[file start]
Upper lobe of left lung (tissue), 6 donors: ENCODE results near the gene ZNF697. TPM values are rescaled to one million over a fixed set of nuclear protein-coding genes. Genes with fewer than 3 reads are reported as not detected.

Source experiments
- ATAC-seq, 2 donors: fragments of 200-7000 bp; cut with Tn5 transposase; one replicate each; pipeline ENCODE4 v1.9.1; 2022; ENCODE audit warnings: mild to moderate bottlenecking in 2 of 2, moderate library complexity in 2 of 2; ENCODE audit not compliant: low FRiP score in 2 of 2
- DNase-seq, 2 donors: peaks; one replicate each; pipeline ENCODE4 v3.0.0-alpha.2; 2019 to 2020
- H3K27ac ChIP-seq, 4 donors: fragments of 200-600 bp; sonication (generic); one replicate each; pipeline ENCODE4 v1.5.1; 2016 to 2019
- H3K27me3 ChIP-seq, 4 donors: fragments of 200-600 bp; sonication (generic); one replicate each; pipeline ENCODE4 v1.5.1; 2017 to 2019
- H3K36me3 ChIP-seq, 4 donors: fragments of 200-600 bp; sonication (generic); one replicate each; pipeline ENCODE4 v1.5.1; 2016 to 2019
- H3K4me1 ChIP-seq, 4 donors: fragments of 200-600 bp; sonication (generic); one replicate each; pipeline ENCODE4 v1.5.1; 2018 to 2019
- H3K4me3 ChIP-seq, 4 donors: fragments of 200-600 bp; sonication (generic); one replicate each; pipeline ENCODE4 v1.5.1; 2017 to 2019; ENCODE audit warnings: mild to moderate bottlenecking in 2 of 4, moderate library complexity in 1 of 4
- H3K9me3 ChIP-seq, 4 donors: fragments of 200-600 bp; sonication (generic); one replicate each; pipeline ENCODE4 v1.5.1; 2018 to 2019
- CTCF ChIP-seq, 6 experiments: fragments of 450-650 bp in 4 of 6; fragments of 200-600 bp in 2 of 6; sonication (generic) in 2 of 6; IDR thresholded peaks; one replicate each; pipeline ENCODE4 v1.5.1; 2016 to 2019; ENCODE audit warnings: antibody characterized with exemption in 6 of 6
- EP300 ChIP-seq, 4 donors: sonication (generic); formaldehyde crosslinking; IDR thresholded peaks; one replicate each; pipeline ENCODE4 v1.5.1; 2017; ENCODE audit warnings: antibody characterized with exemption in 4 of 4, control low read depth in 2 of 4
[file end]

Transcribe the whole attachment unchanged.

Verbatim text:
Upper lobe of left lung (tissue), 6 donors: ENCODE results near the gene ZNF697. TPM values are rescaled to one million over a fixed set of nuclear protein-coding genes. Genes with fewer than 3 reads are reported as not detected.

Source experiments
- ATAC-seq, 2 donors: fragments of 200-7000 bp; cut with Tn5 transposase; one replicate each; pipeline ENCODE4 v1.9.1; 2022; ENCODE audit warnings: mild to moderate bottlenecking in 2 of 2, moderate library complexity in 2 of 2; ENCODE audit not compliant: low FRiP score in 2 of 2
- DNase-seq, 2 donors: peaks; one replicate each; pipeline ENCODE4 v3.0.0-alpha.2; 2019 to 2020
- H3K27ac ChIP-seq, 4 donors: fragments of 200-600 bp; sonication (generic); one replicate each; pipeline ENCODE4 v1.5.1; 2016 to 2019
- H3K27me3 ChIP-seq, 4 donors: fragments of 200-600 bp; sonication (generic); one replicate each; pipeline ENCODE4 v1.5.1; 2017 to 2019
- H3K36me3 ChIP-seq, 4 donors: fragments of 200-600 bp; sonication (generic); one replicate each; pipeline ENCODE4 v1.5.1; 2016 to 2019
- H3K4me1 ChIP-seq, 4 donors: fragments of 200-600 bp; sonication (generic); one replicate each; pipeline ENCODE4 v1.5.1; 2018 to 2019
- H3K4me3 ChIP-seq, 4 donors: fragments of 200-600 bp; sonication (generic); one replicate each; pipeline ENCODE4 v1.5.1; 2017 to 2019; ENCODE audit warnings: mild to moderate bottlenecking in 2 of 4, moderate library complexity in 1 of 4
- H3K9me3 ChIP-seq, 4 donors: fragments of 200-600 bp; sonication (generic); one replicate each; pipeline ENCODE4 v1.5.1; 2018 to 2019
- CTCF ChIP-seq, 6 experiments: fragments of 450-650 bp in 4 of 6; fragments of 200-600 bp in 2 of 6; sonication (generic) in 2 of 6; IDR thresholded peaks; one replicate each; pipeline ENCODE4 v1.5.1; 2016 to 2019; ENCODE audit warnings: antibody characterized with exemption in 6 of 6
- EP300 ChIP-seq, 4 donors: sonication (generic); formaldehyde crosslinking; IDR thresholded peaks; one replicate each; pipeline ENCODE4 v1.5.1; 2017; ENCODE audit warnings: antibody characterized with exemption in 4 of 4, control low read depth in 2 of 4